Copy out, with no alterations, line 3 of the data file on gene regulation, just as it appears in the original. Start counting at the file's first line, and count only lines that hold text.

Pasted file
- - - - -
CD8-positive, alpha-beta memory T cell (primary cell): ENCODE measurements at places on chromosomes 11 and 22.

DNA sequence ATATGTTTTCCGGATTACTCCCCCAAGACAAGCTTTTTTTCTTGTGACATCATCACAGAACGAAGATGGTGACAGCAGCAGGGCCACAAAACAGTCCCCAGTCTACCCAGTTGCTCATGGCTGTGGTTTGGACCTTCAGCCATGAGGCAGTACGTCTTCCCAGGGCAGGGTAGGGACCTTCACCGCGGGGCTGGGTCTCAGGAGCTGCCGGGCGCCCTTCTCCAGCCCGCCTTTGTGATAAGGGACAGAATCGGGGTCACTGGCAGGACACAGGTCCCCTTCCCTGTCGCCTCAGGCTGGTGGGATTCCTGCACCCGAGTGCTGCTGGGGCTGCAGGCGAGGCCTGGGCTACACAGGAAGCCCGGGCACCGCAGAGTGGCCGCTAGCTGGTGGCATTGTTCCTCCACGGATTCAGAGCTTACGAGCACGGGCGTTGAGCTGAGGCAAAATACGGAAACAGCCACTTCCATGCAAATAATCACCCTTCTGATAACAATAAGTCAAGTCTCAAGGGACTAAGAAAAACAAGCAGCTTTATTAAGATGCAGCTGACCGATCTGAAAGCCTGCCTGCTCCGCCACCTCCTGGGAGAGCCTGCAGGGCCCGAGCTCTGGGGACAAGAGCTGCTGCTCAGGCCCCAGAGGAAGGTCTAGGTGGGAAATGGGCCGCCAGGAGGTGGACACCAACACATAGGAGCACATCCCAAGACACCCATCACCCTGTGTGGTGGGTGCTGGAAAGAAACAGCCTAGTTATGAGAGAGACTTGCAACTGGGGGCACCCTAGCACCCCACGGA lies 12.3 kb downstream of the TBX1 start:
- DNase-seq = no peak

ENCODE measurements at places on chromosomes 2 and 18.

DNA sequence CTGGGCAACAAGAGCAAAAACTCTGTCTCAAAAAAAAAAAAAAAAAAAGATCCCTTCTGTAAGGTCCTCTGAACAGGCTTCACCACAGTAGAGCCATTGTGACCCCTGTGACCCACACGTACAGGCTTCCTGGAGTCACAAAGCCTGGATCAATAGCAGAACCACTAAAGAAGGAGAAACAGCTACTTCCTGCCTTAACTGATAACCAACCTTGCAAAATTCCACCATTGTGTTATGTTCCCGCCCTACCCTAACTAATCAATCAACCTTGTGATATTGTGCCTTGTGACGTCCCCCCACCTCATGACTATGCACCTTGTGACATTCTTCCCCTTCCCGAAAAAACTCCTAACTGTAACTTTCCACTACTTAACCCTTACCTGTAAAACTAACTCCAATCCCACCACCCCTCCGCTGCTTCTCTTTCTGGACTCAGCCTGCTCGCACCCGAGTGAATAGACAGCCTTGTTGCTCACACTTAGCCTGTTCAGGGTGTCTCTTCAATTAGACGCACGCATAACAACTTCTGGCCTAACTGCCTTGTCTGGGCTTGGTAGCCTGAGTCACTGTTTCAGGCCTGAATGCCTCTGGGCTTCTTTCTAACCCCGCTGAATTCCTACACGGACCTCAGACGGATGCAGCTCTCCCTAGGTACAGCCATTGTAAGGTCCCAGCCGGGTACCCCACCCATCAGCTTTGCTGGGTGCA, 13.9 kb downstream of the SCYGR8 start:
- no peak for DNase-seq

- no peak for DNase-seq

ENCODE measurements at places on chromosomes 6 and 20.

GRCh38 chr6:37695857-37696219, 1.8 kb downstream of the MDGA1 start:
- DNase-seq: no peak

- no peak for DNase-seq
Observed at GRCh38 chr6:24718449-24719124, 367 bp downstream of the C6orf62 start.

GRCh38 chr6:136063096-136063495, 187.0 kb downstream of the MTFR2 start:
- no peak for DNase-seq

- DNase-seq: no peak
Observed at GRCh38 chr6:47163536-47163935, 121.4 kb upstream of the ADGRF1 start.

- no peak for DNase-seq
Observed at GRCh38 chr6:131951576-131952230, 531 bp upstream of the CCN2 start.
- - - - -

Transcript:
- DNase-seq = no peak